Ebook: Countering Terrorist Recruitment in the Context of Armed Counter-Terrorism Operations
Terrorism is not a new phenomenon, but almost all communities, regardless of ethnicity, religion, social status or location, are now increasingly facing the challenge of terrorist threat. What makes a terrorist organization attractive to some citizens? A better understanding of the reasons why individuals choose to join terror groups may well enhance efforts to disrupt the recruitment process of terrorist organizations and thereby support current and future counter-terrorism initiatives.
This book presents the proceedings of the NATO Advanced Research Workshop, 'Countering Terrorist Recruitment in the Context of Armed Counter-Terrorism Operations', held in Antalya, Turkey, in May 2015. The goal of the workshop was to share existing ideas and develop new ones to tackle terrorist recruitment. The book contains 18 articles covering topics which include: the role of NATO and other international entities in counter-terrorism; understanding recruitment methods and socialization techniques of terror networks by comparing them to gangs; social media in terrorist recruitment; drug money links with terrorist financing; and counter-terrorism and human rights.
The book will be of interest to all those involved in developing, planning and executing prevention programs and policies in relation to both armed and non-armed counter-terrorism operations.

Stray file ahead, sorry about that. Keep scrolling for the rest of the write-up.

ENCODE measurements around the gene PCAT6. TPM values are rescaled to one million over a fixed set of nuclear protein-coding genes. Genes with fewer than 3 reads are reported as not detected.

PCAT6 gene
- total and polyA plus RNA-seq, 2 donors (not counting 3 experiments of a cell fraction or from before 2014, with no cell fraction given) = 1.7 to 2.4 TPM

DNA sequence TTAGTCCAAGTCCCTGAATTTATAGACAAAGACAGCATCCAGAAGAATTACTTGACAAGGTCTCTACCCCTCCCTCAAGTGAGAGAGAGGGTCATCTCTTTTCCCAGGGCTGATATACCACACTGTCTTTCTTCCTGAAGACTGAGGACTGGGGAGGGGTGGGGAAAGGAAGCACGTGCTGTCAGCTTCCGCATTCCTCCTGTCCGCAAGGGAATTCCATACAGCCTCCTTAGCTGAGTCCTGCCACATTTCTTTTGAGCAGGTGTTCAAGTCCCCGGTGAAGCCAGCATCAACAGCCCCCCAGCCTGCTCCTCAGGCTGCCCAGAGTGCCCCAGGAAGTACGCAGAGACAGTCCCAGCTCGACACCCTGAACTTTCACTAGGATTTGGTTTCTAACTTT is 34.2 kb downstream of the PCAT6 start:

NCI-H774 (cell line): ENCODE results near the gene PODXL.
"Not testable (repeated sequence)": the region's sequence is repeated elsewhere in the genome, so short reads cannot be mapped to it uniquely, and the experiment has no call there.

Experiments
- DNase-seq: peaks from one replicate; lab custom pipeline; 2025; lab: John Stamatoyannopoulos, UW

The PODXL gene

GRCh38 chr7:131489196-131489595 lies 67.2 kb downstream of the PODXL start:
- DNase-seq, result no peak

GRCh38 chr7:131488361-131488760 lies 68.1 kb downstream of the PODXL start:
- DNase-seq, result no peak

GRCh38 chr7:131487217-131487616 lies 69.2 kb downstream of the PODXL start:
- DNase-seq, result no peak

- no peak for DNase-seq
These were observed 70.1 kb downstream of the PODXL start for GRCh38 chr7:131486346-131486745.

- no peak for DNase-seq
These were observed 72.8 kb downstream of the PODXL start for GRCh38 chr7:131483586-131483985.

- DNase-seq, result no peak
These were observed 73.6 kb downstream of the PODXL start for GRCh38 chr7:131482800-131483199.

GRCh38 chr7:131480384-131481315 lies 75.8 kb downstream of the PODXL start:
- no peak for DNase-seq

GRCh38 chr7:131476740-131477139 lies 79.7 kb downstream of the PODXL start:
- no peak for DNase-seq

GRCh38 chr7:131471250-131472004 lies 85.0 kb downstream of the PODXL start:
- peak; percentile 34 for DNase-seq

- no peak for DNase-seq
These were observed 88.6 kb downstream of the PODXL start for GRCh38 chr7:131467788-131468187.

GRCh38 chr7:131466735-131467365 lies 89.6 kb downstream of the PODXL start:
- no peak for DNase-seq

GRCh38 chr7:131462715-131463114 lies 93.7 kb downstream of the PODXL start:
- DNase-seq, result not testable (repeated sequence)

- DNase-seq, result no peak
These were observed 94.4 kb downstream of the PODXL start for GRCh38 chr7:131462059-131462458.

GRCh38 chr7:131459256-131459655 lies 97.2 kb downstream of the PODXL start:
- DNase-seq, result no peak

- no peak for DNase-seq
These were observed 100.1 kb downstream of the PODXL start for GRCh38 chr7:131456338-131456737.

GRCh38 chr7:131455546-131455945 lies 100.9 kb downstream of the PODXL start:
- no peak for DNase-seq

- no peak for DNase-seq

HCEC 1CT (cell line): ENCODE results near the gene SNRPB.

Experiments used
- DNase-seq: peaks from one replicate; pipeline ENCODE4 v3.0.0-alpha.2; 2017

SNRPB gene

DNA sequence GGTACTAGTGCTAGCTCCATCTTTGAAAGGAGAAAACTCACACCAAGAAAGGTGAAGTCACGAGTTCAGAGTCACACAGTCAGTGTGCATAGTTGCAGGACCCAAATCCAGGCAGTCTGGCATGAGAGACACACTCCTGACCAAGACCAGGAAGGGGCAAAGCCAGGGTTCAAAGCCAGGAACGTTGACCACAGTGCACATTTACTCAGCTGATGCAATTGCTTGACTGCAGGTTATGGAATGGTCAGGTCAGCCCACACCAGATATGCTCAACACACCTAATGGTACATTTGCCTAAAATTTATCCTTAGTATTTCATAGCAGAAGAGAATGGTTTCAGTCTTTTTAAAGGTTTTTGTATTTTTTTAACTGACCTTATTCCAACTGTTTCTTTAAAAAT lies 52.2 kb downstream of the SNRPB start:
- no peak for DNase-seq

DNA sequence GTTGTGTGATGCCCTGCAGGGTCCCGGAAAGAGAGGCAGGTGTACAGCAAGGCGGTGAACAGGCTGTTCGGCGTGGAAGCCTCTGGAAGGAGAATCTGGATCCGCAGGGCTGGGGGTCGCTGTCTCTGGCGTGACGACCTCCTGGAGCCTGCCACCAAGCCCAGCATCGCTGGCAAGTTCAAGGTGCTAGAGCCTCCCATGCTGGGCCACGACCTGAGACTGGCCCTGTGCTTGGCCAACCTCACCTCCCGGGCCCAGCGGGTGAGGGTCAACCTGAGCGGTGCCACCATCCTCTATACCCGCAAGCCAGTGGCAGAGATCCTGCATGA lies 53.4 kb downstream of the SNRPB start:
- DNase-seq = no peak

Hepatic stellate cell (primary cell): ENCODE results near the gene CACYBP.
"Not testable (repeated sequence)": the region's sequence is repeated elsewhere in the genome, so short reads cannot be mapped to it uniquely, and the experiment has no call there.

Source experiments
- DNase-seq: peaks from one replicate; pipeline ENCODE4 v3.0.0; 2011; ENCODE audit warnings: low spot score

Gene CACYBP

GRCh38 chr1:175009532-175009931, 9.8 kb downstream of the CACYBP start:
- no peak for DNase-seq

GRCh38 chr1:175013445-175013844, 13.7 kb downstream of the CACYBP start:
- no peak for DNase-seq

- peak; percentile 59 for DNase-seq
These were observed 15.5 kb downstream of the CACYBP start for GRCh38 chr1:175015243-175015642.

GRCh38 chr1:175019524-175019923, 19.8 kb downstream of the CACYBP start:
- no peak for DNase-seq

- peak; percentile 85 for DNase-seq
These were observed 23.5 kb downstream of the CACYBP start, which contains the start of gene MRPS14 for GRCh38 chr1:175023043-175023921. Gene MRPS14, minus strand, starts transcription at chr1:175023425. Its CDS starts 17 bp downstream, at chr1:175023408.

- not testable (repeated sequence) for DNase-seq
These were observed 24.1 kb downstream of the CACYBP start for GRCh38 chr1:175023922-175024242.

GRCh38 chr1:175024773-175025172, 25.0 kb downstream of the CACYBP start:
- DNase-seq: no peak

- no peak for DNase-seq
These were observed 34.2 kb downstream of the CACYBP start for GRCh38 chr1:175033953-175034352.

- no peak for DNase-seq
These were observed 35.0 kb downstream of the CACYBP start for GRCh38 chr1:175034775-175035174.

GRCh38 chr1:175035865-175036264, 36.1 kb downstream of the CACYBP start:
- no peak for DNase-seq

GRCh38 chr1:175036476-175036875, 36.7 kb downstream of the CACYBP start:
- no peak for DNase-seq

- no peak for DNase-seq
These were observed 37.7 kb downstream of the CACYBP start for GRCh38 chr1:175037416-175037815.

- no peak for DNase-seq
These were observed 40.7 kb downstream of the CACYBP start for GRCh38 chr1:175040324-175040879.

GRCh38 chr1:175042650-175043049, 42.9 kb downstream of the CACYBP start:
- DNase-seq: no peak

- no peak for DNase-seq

Terrorism is an old phenomenon. Regardless of ethnicity, religion, social status or geographic location, almost all communities are increasingly being challenged by this threat. Religiously, politically or otherwise motivated individuals fuel terror organizations. Despite such a fact, the human factor in counter terrorism has received low attention. In other words, it might be possible to reduce terrorism through understanding why individuals join terror groups. Therefore, policy makers, law enforcement agencies and especially counter terrorism professionals must try to understand the causes of individual memberships to terror organizations. Although their communities tender more options for self development and the enjoyment of life, they should be concerned about what makes the terrorist organizations appear so attractive to some? A question that needs to be answered as earliest possible. Once we manage to slow down or, if possible, stop the recruitment processes; then the armed forces that counter terrorism will not keep fighting an endless sequence of recruitment of new terrorists and terrorist organizations will be destined to liquefy naturally due to lack of staff. Hence, the traditional militaristic and offensive approaches must be supplemented by such means that will reduce the number of new recruits and not have States' armed forces be in constant combat situations with terrorists that result with more fatalities and losses of lives.